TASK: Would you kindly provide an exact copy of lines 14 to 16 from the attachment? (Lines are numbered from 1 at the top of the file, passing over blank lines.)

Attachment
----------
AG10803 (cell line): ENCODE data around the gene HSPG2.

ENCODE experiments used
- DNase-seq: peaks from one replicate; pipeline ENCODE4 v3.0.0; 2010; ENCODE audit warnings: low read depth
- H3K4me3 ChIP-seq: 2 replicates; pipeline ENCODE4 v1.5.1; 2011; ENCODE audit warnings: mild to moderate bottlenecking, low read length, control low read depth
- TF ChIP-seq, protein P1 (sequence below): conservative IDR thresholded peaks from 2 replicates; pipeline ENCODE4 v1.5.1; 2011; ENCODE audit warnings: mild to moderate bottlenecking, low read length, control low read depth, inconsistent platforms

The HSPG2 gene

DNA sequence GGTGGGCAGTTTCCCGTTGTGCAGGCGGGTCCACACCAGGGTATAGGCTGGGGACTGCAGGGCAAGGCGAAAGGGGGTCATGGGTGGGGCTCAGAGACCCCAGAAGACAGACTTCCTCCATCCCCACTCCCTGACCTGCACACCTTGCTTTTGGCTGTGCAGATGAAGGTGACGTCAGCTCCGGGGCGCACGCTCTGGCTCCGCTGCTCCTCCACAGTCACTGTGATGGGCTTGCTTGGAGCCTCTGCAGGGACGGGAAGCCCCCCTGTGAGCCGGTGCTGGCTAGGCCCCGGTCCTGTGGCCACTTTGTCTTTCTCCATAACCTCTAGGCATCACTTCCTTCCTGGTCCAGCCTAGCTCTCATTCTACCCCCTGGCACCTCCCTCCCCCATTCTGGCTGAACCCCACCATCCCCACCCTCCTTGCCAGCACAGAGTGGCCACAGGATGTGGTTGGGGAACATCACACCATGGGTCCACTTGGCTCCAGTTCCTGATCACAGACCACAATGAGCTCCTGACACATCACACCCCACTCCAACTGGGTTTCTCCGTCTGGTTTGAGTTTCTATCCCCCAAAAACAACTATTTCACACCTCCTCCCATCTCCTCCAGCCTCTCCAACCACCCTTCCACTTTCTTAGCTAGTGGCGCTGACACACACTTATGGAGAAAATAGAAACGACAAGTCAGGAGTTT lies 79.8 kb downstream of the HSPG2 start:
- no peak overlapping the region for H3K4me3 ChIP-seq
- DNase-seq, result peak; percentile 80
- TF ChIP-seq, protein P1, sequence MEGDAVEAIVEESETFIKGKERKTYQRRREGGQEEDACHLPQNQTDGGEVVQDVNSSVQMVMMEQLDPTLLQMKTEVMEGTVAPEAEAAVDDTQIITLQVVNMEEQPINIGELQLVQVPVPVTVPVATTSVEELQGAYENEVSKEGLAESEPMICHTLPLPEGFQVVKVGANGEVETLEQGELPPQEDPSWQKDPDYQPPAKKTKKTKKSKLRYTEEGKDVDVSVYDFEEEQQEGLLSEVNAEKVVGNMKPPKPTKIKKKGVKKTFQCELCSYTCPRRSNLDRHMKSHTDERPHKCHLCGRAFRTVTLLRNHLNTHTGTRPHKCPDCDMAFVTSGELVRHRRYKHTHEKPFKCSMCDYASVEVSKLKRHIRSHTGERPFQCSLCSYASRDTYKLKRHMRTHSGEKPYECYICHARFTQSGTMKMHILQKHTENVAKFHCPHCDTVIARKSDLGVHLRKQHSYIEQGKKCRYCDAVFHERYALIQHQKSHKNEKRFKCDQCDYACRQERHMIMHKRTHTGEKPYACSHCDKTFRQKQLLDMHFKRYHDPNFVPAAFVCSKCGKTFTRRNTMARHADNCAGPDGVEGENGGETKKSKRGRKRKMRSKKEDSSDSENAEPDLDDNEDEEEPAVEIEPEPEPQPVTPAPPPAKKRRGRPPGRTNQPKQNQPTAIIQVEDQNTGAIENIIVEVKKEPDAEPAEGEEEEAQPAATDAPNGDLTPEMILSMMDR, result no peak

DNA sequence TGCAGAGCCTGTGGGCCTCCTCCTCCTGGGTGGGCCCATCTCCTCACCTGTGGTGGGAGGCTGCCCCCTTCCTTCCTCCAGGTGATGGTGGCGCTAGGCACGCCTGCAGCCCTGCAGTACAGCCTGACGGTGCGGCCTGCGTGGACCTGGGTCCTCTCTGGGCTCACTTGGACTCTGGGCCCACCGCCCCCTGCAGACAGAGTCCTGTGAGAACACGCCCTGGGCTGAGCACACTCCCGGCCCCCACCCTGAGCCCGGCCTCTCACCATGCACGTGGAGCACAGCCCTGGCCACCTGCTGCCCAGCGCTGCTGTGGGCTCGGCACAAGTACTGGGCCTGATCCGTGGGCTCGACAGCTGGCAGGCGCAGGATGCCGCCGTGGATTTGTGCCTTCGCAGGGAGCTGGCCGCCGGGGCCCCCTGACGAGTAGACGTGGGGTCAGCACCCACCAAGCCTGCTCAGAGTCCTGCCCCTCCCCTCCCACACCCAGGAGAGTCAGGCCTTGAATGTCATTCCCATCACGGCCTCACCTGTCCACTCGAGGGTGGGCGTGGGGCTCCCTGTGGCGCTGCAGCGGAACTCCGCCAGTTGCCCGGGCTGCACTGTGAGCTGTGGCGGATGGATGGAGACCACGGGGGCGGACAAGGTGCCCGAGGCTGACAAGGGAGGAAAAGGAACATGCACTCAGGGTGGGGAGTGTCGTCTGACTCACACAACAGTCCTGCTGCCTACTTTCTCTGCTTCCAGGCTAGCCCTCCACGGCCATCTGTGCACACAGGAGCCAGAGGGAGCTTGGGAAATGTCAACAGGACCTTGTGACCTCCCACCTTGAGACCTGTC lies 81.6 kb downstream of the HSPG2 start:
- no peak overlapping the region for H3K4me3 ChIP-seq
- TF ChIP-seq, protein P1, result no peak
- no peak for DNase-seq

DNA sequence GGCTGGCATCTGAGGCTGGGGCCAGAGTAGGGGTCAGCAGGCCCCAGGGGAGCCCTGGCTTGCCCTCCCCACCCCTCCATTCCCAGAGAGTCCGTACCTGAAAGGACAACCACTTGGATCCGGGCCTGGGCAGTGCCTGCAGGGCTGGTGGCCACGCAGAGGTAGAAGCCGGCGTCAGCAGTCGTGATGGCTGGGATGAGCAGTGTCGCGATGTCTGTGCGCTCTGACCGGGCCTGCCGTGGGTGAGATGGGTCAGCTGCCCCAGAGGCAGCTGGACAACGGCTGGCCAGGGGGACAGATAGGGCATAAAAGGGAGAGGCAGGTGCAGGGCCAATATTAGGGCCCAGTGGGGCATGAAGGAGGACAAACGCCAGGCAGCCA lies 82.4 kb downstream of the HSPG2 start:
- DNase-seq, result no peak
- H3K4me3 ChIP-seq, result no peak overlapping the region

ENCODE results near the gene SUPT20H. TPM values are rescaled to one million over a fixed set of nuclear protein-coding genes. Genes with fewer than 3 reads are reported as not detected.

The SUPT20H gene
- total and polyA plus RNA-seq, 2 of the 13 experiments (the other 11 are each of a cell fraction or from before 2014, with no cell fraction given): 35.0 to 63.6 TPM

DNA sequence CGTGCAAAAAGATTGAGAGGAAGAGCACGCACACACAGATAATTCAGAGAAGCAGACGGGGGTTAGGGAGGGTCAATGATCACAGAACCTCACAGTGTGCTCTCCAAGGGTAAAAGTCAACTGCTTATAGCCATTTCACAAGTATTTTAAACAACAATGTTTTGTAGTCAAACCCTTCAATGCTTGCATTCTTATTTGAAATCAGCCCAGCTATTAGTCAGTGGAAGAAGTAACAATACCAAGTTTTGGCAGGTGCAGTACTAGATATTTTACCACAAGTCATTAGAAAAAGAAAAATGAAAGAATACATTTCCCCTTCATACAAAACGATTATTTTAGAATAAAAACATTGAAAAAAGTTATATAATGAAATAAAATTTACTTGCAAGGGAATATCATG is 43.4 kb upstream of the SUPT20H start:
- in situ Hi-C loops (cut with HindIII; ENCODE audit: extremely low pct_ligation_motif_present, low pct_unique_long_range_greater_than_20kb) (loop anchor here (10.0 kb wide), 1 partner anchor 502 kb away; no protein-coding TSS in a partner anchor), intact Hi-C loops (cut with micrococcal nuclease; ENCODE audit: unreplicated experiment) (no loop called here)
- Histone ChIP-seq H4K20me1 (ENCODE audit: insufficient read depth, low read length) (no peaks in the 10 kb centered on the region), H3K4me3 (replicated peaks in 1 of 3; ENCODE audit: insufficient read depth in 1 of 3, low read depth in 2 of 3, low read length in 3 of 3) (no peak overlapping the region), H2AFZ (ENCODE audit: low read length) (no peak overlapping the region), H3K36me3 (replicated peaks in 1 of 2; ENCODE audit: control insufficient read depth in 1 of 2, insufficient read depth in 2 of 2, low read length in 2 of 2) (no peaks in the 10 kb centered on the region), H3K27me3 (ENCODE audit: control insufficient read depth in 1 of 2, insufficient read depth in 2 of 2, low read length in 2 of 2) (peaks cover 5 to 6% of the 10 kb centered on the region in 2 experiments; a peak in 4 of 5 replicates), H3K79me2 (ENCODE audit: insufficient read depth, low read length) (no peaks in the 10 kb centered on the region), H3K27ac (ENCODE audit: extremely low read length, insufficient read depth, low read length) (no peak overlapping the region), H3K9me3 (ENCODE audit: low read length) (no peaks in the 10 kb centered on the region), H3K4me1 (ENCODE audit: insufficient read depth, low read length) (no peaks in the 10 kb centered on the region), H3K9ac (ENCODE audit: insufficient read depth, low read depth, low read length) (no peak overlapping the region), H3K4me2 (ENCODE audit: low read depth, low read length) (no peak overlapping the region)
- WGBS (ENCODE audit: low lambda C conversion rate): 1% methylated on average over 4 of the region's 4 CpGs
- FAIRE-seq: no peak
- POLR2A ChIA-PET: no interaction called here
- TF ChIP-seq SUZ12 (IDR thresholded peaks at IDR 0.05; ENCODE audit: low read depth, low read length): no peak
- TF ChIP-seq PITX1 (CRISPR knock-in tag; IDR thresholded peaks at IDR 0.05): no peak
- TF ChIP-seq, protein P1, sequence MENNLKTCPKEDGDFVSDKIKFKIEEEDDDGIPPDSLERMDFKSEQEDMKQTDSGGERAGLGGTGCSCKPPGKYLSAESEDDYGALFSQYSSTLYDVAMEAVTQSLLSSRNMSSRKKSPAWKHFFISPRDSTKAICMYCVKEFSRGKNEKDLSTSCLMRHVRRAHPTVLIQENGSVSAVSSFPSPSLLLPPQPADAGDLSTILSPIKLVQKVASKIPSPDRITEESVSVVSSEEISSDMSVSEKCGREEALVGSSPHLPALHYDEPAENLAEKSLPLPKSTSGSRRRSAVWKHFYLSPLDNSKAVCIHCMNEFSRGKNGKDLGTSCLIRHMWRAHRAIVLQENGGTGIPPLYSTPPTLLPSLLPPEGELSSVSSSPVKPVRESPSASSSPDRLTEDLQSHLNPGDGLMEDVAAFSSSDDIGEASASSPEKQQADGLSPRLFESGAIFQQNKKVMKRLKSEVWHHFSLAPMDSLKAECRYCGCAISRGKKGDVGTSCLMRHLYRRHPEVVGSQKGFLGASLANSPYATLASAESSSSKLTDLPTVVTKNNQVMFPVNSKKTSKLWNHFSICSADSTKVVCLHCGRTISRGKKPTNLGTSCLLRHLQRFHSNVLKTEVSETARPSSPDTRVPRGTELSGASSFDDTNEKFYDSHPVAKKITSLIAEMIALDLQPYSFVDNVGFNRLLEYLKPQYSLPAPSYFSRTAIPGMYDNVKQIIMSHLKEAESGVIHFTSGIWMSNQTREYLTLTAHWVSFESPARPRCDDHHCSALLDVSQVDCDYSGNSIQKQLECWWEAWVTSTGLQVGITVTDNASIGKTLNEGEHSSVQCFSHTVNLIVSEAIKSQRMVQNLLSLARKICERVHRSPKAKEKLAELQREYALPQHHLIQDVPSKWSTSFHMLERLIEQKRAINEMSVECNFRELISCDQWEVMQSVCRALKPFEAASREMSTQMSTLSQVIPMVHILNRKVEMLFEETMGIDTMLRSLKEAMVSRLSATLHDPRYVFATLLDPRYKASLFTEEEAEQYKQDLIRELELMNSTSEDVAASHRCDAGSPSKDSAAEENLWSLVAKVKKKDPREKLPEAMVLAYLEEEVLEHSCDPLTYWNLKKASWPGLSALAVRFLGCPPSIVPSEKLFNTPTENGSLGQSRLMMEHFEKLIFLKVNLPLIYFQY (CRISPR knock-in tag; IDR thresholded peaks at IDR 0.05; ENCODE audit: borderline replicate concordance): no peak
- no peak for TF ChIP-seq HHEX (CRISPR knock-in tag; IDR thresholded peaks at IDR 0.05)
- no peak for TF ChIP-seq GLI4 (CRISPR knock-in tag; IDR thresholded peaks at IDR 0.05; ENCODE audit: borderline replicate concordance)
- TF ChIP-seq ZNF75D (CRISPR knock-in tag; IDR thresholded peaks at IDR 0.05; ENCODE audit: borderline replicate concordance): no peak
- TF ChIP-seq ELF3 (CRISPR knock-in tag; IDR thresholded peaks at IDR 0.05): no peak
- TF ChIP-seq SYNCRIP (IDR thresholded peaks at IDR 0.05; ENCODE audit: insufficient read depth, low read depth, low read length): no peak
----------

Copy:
- no peak for DNase-seq

DNA sequence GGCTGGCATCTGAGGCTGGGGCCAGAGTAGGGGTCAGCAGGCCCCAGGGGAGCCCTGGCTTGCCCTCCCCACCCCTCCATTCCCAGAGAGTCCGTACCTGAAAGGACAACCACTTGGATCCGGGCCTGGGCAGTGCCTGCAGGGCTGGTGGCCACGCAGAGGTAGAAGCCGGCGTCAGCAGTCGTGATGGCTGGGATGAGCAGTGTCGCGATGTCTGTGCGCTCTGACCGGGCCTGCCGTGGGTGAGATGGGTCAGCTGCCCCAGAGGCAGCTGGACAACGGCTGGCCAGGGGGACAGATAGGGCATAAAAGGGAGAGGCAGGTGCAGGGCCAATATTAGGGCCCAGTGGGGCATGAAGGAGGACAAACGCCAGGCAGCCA lies 82.4 kb downstream of the HSPG2 start:
- DNase-seq, result no peak